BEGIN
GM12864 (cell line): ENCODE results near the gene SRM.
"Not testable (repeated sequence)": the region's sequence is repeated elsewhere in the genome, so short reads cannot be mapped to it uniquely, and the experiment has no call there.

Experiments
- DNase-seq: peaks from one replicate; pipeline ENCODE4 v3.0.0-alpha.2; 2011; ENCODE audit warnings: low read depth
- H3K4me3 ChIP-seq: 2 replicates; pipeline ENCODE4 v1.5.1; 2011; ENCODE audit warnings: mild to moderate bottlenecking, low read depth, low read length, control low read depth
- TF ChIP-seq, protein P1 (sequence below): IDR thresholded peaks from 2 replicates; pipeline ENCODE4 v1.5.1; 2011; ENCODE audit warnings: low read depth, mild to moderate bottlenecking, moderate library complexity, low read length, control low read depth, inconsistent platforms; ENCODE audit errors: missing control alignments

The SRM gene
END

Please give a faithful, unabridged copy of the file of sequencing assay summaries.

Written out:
GM12864 (cell line): ENCODE results near the gene SRM.
"Not testable (repeated sequence)": the region's sequence is repeated elsewhere in the genome, so short reads cannot be mapped to it uniquely, and the experiment has no call there.

Experiments
- DNase-seq: peaks from one replicate; pipeline ENCODE4 v3.0.0-alpha.2; 2011; ENCODE audit warnings: low read depth
- H3K4me3 ChIP-seq: 2 replicates; pipeline ENCODE4 v1.5.1; 2011; ENCODE audit warnings: mild to moderate bottlenecking, low read depth, low read length, control low read depth
- TF ChIP-seq, protein P1 (sequence below): IDR thresholded peaks from 2 replicates; pipeline ENCODE4 v1.5.1; 2011; ENCODE audit warnings: low read depth, mild to moderate bottlenecking, moderate library complexity, low read length, control low read depth, inconsistent platforms; ENCODE audit errors: missing control alignments

The SRM gene